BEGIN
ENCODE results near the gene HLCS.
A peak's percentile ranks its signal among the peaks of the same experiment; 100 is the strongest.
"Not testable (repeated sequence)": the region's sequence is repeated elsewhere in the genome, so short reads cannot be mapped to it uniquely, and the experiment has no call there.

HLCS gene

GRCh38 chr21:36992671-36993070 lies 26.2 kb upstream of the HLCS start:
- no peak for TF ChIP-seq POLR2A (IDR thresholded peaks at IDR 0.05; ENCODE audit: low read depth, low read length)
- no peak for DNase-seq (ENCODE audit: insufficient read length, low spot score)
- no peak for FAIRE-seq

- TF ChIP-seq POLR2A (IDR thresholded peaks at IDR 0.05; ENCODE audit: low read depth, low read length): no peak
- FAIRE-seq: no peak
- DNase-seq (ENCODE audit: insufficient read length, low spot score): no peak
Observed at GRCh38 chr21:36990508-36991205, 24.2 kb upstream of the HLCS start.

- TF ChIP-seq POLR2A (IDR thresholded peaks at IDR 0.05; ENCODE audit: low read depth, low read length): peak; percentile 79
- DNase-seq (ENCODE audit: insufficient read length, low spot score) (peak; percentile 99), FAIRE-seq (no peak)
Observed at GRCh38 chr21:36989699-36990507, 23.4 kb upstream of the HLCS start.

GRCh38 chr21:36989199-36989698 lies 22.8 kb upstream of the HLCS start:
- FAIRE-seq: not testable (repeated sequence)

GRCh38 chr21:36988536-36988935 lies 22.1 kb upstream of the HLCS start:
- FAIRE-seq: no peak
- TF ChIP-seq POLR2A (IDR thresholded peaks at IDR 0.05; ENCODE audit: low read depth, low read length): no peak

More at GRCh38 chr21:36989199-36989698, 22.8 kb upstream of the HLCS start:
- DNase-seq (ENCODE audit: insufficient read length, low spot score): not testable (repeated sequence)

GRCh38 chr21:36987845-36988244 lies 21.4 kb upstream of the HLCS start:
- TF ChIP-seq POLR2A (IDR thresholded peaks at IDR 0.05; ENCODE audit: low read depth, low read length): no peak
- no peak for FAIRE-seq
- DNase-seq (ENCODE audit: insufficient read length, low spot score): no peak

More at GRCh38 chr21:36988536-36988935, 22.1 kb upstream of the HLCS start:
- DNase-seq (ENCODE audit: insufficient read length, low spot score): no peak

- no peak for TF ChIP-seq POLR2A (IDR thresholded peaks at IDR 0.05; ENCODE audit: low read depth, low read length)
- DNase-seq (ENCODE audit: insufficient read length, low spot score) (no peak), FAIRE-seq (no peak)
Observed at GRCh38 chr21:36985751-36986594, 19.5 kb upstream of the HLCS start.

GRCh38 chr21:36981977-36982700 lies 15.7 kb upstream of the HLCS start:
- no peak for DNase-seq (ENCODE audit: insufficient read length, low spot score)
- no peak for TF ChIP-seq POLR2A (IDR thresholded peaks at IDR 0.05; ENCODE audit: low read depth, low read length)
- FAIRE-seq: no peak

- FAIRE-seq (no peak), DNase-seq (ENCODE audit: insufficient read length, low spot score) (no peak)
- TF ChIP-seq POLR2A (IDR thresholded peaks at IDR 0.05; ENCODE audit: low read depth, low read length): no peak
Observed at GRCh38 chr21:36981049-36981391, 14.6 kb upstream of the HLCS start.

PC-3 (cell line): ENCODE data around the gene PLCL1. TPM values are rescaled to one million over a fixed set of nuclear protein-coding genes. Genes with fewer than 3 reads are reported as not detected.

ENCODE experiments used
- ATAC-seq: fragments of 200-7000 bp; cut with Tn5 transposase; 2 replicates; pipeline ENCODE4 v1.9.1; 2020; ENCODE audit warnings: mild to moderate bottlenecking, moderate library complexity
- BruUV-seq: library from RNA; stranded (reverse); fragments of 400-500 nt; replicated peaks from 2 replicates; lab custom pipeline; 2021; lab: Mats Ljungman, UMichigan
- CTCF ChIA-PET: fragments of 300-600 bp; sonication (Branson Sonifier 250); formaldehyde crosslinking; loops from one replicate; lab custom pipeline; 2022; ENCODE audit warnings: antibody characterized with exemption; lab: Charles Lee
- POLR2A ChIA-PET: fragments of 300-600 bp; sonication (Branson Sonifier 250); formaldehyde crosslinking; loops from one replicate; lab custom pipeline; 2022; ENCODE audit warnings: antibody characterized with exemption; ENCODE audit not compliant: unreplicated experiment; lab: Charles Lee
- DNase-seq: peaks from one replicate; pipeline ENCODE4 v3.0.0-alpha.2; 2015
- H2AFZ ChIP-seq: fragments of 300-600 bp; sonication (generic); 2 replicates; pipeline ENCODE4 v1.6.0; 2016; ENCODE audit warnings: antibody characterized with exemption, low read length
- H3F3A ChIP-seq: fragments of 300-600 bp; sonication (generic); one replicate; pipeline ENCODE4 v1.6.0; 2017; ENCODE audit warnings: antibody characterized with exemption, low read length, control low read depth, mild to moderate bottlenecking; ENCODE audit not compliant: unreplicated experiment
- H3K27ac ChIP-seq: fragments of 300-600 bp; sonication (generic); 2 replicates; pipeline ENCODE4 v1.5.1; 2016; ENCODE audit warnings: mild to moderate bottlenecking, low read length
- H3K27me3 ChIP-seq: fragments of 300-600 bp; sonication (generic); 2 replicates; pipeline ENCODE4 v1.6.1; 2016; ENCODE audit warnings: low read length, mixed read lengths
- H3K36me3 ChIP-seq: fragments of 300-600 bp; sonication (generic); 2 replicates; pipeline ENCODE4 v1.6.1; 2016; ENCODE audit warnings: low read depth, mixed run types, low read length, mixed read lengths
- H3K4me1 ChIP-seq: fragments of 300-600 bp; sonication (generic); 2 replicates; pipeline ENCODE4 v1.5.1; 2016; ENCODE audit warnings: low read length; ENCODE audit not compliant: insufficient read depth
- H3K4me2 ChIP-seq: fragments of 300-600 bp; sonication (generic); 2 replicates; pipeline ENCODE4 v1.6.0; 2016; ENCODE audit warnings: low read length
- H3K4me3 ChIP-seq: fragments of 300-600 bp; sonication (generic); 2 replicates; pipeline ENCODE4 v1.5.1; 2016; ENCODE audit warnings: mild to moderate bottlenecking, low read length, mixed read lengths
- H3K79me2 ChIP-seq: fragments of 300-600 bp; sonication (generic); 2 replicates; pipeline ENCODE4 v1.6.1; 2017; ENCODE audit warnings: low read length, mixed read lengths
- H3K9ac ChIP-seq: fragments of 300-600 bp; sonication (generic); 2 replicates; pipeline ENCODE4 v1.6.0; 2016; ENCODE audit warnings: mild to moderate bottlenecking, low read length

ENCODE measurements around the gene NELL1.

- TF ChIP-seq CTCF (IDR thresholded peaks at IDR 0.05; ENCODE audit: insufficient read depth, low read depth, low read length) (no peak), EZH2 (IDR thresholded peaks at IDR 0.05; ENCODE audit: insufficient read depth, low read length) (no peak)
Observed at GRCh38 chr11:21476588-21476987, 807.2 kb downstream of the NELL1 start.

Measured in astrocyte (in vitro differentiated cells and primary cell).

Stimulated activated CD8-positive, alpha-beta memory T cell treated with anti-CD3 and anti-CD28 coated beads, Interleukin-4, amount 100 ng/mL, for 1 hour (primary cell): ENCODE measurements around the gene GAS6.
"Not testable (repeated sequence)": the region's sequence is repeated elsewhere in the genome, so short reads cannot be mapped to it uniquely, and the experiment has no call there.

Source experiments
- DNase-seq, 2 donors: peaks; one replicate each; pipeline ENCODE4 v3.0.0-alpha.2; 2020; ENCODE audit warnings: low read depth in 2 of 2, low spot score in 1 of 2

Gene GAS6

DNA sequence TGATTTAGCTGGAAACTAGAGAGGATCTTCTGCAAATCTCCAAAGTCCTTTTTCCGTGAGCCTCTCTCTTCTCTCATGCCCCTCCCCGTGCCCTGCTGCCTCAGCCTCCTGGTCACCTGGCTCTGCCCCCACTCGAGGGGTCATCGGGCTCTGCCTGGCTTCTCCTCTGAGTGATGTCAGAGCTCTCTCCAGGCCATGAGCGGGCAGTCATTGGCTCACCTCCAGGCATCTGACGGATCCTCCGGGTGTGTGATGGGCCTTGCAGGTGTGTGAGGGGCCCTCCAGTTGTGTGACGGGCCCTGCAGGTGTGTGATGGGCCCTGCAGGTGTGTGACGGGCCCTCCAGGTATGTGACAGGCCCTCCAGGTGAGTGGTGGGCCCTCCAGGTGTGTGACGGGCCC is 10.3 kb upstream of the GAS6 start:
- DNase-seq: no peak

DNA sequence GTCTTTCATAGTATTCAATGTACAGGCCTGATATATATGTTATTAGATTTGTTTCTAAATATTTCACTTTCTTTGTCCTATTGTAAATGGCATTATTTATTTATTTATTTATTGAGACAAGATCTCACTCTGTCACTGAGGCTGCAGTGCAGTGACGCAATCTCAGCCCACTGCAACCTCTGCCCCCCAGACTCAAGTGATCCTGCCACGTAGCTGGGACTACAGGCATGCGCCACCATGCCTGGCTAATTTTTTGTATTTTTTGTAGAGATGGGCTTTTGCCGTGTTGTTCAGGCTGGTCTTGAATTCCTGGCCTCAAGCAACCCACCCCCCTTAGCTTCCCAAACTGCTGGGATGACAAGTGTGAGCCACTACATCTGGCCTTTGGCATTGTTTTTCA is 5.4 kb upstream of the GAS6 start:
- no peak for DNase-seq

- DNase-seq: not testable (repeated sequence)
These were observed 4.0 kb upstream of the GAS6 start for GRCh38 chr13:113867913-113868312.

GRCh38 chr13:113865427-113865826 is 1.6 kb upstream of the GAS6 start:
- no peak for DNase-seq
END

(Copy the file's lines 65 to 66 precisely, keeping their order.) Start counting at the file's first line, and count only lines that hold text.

DNA sequence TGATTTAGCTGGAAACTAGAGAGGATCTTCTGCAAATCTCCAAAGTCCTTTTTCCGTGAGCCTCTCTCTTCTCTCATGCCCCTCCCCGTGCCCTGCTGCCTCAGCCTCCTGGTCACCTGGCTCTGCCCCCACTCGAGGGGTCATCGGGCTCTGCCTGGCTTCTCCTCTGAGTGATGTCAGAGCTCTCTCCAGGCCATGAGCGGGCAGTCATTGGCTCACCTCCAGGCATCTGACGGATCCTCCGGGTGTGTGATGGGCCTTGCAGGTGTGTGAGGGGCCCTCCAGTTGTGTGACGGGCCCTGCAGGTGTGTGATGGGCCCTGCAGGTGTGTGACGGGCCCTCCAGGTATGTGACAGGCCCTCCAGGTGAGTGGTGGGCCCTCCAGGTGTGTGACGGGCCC is 10.3 kb upstream of the GAS6 start:
- DNase-seq: no peak